back to article Back to the ... drawing board: 'Hoverboard' will disappoint Marty McFly wannabes

The internet is aflutter over the Kickstarter campaign for the "Hendo Hoverboard", a magnetically levitating toy that the firm alleges will be available on October 21, 2015 – the same day that Michael J Fox programmed into the De Lorean for the second Back to the Future film. hoverboard As a consumer device it looks a little …

  1. HMB

    Great Scott!

    My hat is off to them. I am almost tempted to get me some copper sulphate and start electro plating!! :P

    So MFA maglev, that really going to be possible then? Can we expect a working production train before either HS2 or the perfection of Nuclear Fusion?

    I'm not cynical really, I love my tablet, my phone and my computer they struggled to imagine in 1985.

    1. Anonymous Coward
      Anonymous Coward

      Re: Great Scott!

      Any IRL, independently-verified, filmed-in-front-of-a-studio-audience proof of concept? Throwing money at a Kickstarter pie-in-the-sky is the oh! so popular thing to do right now but I can hope for some reality to back up the promises.

    2. PleebSmash
      Unhappy

      Re: Great Scott!

      2015: The year we sob in our terrestrial cars, clutching hoverboards made from spare lawn mower parts and swigging Pepsi Throwback.

    3. Flocke Kroes Silver badge

      Saw this type of mag lev in action in 1985

      Take a big coil of thick copper wire, plug it into the mains and drop it on a thick sheet of aluminium. The coil will hover and try to fall off the edge of the sheet. If you drill a hole in the sheet, the coil will hover over the hole because moving away takes it further from an edge. With two sheets, you can pretend your coil is a train, and the gap between the sheets is the track. Turn it off before the insulation on your copper wire melts. Afterwards, you can wonder why your train ticket, credit card and floppy disks (1985-style data storage device) don't work.

      If you are going to try this on a copper plated surface, be sure to film it. The huge currents in a thin layer of copper will heat things up fast. What happens next depends on what you copper plated. You can get a nice bubbly effect by vaporising the resin in fibreglass. The bumps will break the copper into flakes, which will be scattered by the alternating magnetic field. Your expensive board will then drop onto the hot fibreglass resin.

      Control circuits that keep the board level would have been difficult to fit on a board in 1985. Control circuits that keep the board from zooming off the edge of the conductor and the 7 minute battery life are impressive now.

    4. Anonymous Coward
      Anonymous Coward

      Re: Great Scott!

      "I'm not cynical really, I love my tablet, my phone and my computer they struggled to imagine in 1985."

      Yep.. still waiting for my holographic project of Jaws..

    5. John Brown (no body) Silver badge

      Re: Great Scott!

      "My hat is off to them."

      Me too!

      "I am almost tempted to get me some copper sulphate and start electro plating!!"

      A cheaper alternative non-ferrous conductor might be roles of aluminium baking foil glued to some ply or chipboard :-)

  2. Long John Brass Silver badge

    The device emits a loud buzzing and crackling sound during operation.

    How is that a downside?

    Seems like a must have feature to me!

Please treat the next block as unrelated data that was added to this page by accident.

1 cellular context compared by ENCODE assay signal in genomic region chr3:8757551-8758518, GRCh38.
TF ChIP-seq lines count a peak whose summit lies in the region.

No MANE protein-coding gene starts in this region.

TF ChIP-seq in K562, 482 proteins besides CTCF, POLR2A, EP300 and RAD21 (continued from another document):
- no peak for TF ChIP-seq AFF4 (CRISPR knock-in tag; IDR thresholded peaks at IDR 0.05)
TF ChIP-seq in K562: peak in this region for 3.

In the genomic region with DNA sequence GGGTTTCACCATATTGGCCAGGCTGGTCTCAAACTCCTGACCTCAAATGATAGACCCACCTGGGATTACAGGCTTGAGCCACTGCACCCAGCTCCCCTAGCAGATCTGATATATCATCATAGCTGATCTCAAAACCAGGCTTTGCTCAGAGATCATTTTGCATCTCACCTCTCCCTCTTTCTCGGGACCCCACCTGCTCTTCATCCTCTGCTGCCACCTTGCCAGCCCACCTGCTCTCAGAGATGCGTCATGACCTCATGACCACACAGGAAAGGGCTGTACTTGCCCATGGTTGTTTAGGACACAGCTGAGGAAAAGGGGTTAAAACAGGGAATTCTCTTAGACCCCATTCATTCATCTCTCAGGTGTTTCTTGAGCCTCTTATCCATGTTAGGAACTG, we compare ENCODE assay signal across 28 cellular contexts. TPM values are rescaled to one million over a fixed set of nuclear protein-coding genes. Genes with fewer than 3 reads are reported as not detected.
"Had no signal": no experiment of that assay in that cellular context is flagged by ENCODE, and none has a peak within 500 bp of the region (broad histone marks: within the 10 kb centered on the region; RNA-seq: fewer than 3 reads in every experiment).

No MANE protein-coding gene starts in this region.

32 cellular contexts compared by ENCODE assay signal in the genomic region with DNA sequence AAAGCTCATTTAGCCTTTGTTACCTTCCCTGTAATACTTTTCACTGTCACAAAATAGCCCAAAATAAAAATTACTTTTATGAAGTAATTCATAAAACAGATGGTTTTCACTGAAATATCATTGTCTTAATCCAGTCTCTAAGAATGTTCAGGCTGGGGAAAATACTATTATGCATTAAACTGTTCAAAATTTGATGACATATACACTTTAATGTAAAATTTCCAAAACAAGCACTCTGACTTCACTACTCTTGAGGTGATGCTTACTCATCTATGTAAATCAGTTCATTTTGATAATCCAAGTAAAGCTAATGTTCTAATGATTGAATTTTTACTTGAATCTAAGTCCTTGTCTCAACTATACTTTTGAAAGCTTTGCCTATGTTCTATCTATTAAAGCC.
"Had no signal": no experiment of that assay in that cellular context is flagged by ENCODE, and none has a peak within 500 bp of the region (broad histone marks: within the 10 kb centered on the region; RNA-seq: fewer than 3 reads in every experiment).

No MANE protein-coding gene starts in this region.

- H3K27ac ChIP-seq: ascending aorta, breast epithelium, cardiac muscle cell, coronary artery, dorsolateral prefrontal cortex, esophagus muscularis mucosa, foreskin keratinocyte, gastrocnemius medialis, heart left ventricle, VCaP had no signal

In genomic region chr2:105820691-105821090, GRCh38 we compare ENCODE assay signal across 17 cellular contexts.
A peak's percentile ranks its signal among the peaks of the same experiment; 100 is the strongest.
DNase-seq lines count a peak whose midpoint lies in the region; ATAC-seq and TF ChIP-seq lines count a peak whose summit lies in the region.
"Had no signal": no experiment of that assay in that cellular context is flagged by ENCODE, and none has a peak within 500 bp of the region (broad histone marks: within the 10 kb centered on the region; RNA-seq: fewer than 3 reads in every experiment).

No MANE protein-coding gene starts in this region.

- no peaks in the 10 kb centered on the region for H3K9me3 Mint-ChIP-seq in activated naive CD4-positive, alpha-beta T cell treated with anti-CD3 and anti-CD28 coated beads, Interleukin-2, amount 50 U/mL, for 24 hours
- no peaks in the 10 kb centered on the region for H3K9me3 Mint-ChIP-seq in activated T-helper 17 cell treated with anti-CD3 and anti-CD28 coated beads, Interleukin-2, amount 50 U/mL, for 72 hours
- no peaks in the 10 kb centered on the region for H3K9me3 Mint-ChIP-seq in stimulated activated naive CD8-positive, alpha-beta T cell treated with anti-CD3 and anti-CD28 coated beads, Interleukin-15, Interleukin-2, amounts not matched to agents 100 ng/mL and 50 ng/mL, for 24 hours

1. P. Lee Silver badge

      Re: The device emits a loud buzzing and crackling sound during operation.

      Is there a chance of riding in on a storm of blue lightning?

      I'm torn between "Yes please!" and the obvious downside.

  3. Sorry that handle is already taken. Silver badge

    Earthquake Proofing?

    The idea is that when there's a whole lot of shaking going on, a building can levitate a few inches and escape a quake's shakes

    Are they forgetting that earthquakes shake up and down as well as side to side?

    So you've levitated your building a few inches off the ground, and then a vertical wave comes along and slams the surface of the earth into the underside of your levitated building. It may be overly simplistic but it seems to me that this would be far more destructive to the building than having it perched atop a damper, or even leaving it sitting directly on a solid foundation. A bit like the difference between being pushed and being punched with the same expenditure of energy, I would imagine.

    1. Black Betty

      Re: Earthquake Proofing?

      Ever tried pushing two magnets together?

      1. DropBear Silver badge

        Re: Earthquake Proofing?

        Ever heard about inertia...? It's the stuff that makes even incredibly repelling particles slam into each other - hint: look up "inertial confinement"...

        1. Robert Helpmann?? Silver badge
          Childcatcher

          Re: Earthquake Proofing?

          Much more entertaining is the idea of leaving the floating house thing on by default. You would still have to have fail-safes to avoid damage due to loss of power or hooliganism involving your house, a length of rope, and a truck. Too, the power bill would be a bit high (perhaps requiring a local install of one of Lockheed Martin's truck-sized fusion reactors), but it would certainly be cool to look at.

      2. Sorry that handle is already taken. Silver badge

        @Black Betty

        If the force of the earthquake is transferred across the levitation gap, then the levitation gap isn't doing anything useful.

  4. Cryo

    They should have gone with hovertoasters...

    People will pay to fund anything thrown on kickstarter, so long as it makes sufficiently sensationalist claims. It's an interesting project, but the hoverboard itself seems unlikely to ever become an actual product.

    Compared to a simple skateboard, it's deficient in practically every way. Its biggest issue is that it can only function on certain metal surfaces, whereas the main draw of the fictional hoverboard that it's trying to play off of was that it could operate smoothly over any type of surface. The chances of there ever being specially designed copper-plated skate parks to use them in seem incredibly slim. It also appears to be much heavier and far less maneuverable than a skateboard. They also seem to have conveniently silenced the horrible ear-piercing screeching noise it makes during operation in their kickstarter videos. What's the point of a hoverboard if it's clearly worse in every way then a piece of wood with wheels on it?